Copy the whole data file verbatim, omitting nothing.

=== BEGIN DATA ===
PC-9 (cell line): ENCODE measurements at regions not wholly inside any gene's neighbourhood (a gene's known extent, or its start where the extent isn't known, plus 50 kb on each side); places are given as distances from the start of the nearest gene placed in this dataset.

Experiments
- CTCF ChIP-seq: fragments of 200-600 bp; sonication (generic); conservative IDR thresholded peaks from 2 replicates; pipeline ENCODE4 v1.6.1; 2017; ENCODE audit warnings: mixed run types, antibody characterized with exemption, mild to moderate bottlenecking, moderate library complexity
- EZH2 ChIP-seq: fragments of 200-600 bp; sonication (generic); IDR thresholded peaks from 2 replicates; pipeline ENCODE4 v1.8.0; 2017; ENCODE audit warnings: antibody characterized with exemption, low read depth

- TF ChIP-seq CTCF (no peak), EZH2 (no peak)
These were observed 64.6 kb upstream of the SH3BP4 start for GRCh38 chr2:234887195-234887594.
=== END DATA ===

PC-9 (cell line): ENCODE measurements at regions not wholly inside any gene's neighbourhood (a gene's known extent, or its start where the extent isn't known, plus 50 kb on each side); places are given as distances from the start of the nearest gene placed in this dataset.

Experiments
- CTCF ChIP-seq: fragments of 200-600 bp; sonication (generic); conservative IDR thresholded peaks from 2 replicates; pipeline ENCODE4 v1.6.1; 2017; ENCODE audit warnings: mixed run types, antibody characterized with exemption, mild to moderate bottlenecking, moderate library complexity
- EZH2 ChIP-seq: fragments of 200-600 bp; sonication (generic); IDR thresholded peaks from 2 replicates; pipeline ENCODE4 v1.8.0; 2017; ENCODE audit warnings: antibody characterized with exemption, low read depth

- TF ChIP-seq CTCF (no peak), EZH2 (no peak)
These were observed 64.6 kb upstream of the SH3BP4 start for GRCh38 chr2:234887195-234887594.